Social distancing has become a daily part of life…spacing out 6 feet, groups of 10 or less, wearing masks. While such practices can feel exhausting and isolating, they are designed to create a healthy sense of boundary between you and others for the sake of collective well-being. As you imagine when and how life will return to “normal,” you can apply the lessons of physical boundaries through COVID-19 to improve your emotional boundaries, as well.
Emotional boundaries are the structures you place in your relationships to let others know how you will and will not allow yourself to be treated. You set boundaries when you say yes or no, when you tell other people what you appreciate about how they are treating you and what has hurt you, when you decide how much time and energy you will invest, and when you choose to reduce your exposure to or end a relationship when you feel disrespected.
Relationship without boundaries results in you feeling exhausted, unappreciated, unseen, and taken advantage of. Lacking boundaries also results in attracting unhealthy, takers into your life repeatedly. So, how do you begin to create basic, healthy boundaries in your relationships?
6 Ways to Begin Healthy Boundaries:
- Identify 5 relationship deal breakers. What are 5 things that must be present for a relationship to be healthy for you? For example: honesty, mutual respect, kindness, authenticity, meaningful apologies. Choose according to your most important values. Notice in both your existing and new relationships whether your deal breakers are present. If they aren’t, it’s time to reevaluate the relationship.
- Give yourself permission to say no. Healthy relationship respects your no. Often, you will want to say yes in your relationships. However, it is not selfish to say no when you want or need to do so. It is healthy to say no when you sense another person consistently expecting more from you than you feel is healthy. If someone is guilting, shaming, or punishing you when you say no, it’s time to reevaluate the relationship.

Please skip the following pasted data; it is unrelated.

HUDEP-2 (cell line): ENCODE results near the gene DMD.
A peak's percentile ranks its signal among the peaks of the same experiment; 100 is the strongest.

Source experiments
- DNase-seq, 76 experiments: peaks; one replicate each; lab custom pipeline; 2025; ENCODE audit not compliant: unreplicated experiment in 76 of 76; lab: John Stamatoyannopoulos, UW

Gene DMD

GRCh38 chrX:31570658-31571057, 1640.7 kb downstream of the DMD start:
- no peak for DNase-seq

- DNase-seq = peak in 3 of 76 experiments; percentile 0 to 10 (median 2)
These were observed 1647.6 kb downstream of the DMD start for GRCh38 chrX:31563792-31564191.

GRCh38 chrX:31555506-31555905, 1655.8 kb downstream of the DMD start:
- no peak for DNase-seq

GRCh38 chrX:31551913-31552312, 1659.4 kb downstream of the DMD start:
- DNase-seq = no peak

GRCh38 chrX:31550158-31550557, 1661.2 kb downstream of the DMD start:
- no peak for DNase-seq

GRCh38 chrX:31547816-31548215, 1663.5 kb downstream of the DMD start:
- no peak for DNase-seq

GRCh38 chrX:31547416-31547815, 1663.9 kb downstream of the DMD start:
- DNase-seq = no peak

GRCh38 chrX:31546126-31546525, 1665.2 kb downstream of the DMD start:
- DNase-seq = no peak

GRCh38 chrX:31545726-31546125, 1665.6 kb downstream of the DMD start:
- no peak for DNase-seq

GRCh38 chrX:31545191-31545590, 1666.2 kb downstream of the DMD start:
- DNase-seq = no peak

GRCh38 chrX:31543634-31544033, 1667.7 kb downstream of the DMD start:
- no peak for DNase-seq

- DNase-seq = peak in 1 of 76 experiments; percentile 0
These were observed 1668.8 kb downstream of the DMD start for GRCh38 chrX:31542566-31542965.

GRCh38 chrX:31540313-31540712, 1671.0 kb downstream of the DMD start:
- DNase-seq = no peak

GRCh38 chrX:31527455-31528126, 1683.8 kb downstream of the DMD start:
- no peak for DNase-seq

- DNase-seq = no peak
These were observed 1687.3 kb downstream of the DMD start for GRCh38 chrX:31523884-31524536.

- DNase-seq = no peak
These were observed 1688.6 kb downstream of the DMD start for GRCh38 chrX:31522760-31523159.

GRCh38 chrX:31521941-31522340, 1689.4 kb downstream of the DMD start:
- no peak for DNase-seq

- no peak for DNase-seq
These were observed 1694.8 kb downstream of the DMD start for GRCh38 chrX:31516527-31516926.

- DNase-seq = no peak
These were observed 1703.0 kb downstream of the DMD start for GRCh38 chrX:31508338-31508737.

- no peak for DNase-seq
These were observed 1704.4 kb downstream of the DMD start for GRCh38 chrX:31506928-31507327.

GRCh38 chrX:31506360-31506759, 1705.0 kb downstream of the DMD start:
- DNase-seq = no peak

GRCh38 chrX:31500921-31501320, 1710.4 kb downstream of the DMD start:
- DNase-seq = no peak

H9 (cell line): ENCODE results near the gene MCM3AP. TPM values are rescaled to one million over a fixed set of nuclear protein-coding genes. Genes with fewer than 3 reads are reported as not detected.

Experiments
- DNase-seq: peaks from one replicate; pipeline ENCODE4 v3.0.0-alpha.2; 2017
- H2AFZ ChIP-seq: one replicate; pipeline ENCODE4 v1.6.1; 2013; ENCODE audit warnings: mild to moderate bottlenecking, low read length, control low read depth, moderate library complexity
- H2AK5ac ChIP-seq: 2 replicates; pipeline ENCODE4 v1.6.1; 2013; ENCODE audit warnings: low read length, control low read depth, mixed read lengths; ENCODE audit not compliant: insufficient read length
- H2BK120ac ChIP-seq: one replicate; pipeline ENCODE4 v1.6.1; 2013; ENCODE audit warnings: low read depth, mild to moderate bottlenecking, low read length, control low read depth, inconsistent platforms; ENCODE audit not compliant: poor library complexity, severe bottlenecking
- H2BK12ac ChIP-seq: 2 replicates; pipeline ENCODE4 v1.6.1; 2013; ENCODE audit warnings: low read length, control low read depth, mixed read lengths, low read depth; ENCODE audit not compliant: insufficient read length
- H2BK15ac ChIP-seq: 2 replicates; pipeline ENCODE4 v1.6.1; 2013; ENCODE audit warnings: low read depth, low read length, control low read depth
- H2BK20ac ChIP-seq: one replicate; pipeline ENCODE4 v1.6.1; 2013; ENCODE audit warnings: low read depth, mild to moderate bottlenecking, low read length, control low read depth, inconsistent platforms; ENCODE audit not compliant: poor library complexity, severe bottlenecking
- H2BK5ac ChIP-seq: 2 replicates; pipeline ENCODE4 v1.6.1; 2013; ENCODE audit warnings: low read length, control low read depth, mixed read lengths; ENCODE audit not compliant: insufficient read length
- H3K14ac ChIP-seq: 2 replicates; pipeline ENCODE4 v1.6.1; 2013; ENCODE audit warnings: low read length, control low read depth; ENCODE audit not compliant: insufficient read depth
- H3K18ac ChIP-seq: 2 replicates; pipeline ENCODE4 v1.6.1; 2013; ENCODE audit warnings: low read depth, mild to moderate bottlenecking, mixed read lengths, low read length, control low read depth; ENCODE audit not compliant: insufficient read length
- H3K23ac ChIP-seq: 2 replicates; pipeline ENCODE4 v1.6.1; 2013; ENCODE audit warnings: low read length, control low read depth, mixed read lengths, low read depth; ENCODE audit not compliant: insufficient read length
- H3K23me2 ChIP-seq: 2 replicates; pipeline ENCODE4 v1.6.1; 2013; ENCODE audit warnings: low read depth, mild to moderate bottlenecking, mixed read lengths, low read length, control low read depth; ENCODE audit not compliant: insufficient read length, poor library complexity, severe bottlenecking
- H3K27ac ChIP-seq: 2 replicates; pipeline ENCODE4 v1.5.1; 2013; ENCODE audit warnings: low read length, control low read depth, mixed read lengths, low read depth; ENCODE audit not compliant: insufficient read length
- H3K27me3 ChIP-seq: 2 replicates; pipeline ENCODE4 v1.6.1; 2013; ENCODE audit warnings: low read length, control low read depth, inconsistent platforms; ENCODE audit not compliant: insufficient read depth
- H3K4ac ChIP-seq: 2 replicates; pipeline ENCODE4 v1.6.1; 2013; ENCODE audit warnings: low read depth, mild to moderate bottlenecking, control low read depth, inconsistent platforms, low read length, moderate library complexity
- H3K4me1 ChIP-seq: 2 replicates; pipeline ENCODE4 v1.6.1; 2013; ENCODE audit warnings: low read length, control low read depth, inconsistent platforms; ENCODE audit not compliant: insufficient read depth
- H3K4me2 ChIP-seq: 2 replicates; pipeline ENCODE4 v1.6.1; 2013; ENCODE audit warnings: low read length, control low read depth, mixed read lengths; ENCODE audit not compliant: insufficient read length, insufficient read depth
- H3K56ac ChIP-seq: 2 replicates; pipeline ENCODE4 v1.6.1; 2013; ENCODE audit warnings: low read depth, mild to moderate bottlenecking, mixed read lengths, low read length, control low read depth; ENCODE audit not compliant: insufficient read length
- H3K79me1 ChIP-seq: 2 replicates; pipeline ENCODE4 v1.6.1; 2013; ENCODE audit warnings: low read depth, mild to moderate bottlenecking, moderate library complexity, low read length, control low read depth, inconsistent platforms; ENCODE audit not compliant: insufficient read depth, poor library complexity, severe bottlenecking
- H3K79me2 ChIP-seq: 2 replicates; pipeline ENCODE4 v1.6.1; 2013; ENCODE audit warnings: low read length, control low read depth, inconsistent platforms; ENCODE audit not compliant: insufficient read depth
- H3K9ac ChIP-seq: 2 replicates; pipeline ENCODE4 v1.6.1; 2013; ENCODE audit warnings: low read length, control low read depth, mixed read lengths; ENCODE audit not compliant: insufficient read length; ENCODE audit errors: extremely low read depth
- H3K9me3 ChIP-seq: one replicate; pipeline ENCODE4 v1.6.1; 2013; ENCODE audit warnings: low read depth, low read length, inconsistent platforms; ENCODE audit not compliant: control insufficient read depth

- Decide how much time you will invest. You have many things to balance in life and limited time to give to any given relationship. You decide how much time feels healthy and respectful to give each relationship. For one relationship it might be an hour per week vs. an hour per day for another. If someone is consistently demanding more time than you believe is healthy to invest, it’s time to reevaluate the relationship.
- Give and expect reciprocity in relationship. Reciprocity means both people are both consistently giving and receiving in the relationship. There may be seasons where you are giving more or receiving more, but the overall tone of a healthy relationship is reciprocal. If you are consistently giving in a relationship and rarely receiving, it’s time to reevaluate the relationship.
- Say what you need and want. It is healthy for you to speak plainly about what is working for you and what is not. No one can read your mind no matter how long the relationship. If you don’t tell people what leaves you feeling valued or hurt, others won’t know how to be healthy in relationship with you. If someone continues hurtful behavior without improvement after it’s been addressed, it’s time to reevaluate the relationship.
- Give yourself permission to end unhealthy relationships. Sometimes relationships are unhealthy and do not improve. You can care about someone and at the same time acknowledge the relationship is not healthy for you. It is not mean or selfish to end relationships when you have been clear about what is not working and it continues to happen.
Thinking about boundaries can feel uncomfortable at first, but in the long run, creates healthy evaluation and adjustment in your relationships resulting in the life-giving connection you want and need in your life. As you are working through boundaries and other common life struggles, remember that many counselors are providing online services throughout the pandemic and accepting new clients including Journey Bravely.
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